Category Archives: Cuba

H = Havana

A to Z Ports: Havana, Cuba

Sailing into the port of Havana as only been open for four years on a cruise ship has only been available for the past few years. A Canadian company setup a partnership with Celestial Cruise Ships. For the first two years, they did a week-long cruise around the island and allowed passengers to board at either Havana (mostly for Canadians and Europeans) or Montego Bay, Jamaica (for US citizens). The ship was older, some of the cabins were a bit funky, but the entertainment was amazing and the mostly Cuban staff was friendly and extremely helpful. Because it was a small ship, it would dock in some unusual places.

For the Port of Havana, the dock is across the street from the plaza in front of the San Francisco of Assisi Plaza, making this an easy walk throughout old town Havana.

If you walk along the beginning of the Malecon, you will come to a stand for Coco taxis. I highly recommend negotiating a tour with one of these and heading down the Malecon! I had such fun and my driver, Nadia, was very good at showing me the highlights of Havana – as well as some of her personal favorite places.

It is so easy to just walk off the ship and explore this fascinating city. Language can be a barrier, so learn some basic Spanish so you can talk to the locals. Most of the people who work in the bars and restaurants speak English, but it is always nice to know a little of the local language.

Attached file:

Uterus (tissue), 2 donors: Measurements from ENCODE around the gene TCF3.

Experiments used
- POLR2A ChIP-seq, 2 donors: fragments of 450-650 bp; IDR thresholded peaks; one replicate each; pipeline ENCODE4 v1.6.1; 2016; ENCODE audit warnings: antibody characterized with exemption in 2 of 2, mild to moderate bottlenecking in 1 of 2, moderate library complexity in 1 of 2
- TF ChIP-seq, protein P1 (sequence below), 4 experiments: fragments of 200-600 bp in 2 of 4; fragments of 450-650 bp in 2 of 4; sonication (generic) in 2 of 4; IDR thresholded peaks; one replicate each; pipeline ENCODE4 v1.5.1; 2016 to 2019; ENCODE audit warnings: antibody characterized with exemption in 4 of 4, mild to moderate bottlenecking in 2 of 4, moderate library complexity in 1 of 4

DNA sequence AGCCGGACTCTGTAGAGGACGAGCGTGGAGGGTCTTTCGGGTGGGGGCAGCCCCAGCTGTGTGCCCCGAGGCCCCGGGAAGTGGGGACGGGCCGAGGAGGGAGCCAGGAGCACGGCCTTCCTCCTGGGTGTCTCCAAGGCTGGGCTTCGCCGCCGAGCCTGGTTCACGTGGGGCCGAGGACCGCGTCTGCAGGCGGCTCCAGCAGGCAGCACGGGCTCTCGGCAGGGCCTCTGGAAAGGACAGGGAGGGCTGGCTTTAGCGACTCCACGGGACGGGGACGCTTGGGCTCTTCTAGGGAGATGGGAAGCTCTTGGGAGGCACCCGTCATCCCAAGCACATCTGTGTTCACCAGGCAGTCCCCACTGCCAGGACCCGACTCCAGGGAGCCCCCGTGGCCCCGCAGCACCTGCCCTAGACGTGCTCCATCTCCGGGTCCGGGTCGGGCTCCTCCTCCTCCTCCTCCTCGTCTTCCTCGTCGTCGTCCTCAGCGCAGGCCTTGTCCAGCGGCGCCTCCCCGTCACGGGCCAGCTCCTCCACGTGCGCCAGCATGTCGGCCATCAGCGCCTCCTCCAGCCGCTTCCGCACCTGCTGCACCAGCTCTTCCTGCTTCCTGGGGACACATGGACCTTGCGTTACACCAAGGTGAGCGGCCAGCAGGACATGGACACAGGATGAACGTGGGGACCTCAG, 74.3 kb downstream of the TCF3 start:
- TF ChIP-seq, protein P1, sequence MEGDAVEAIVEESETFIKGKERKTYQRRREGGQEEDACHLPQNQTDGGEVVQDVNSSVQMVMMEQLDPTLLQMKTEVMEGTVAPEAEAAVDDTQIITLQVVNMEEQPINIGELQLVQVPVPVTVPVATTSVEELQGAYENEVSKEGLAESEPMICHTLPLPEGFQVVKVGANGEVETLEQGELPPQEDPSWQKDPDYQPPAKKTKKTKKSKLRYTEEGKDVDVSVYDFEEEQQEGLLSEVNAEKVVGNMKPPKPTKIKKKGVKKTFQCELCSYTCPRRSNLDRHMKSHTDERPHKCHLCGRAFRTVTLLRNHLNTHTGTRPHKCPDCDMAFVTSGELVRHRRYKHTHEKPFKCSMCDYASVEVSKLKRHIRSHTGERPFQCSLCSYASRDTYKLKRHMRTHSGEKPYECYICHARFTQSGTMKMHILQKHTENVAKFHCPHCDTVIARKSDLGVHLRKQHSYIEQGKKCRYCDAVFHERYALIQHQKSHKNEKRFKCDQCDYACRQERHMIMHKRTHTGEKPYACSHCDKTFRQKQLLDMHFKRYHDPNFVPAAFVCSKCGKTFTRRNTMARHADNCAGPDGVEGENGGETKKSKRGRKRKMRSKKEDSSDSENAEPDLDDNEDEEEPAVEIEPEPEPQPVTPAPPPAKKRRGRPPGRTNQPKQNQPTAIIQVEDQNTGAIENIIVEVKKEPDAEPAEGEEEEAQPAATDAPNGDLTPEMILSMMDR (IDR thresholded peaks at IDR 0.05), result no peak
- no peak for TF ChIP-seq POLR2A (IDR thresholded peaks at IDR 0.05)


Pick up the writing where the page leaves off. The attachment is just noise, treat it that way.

In some of the plazas, you will see people dancing or dressed in colourful costumes. Don’t just take their pictures, but ask or permission. Most will agree, some may ask for something in exchange. I was standing on a street corner with several other people waiting for a bus when some guys came by pushing a cart filled with vegetables to sell. All of a sudden, everyone (except me) seemed to have their camera or cell phone out to take a picture. Finally, one of the guys looked over and said “hey, this is our life. If you want a picture, ask.” There is something to be said for being polite.

Celestial runs its own Cuba cruise now, and changed the itinerary, missing the north side of the island completely. Some US-based cruise lines are now visiting Havana. If you get the chance, go! There is no place like Havana!

For more posts, click on the menu above for Cuba or the A-Z Challenge for 2016!

#atozchallenge

Y is for Y más: a review of my top five places

y

Y más or “and more …” is my review of my top favorite places to visit — as least at of today! Here is my countdown…

Number Five:  Cadiz, Spain! I was so surprised at the  beauty and walk-ability of Cadiz. At to that a Fortress named after my patron saint that is constructed in a star shape, beautiful beaches and great seafood — what more could I want!

IMG_4023

Number Four: Lisbon has beautiful architecture, twisting streets, great museums, amazing music and, of course, good food and wine!

Number Three: Buenos Aires with it different neighborhoods, tango all night, and friendly people — I think I lost part of my heart there!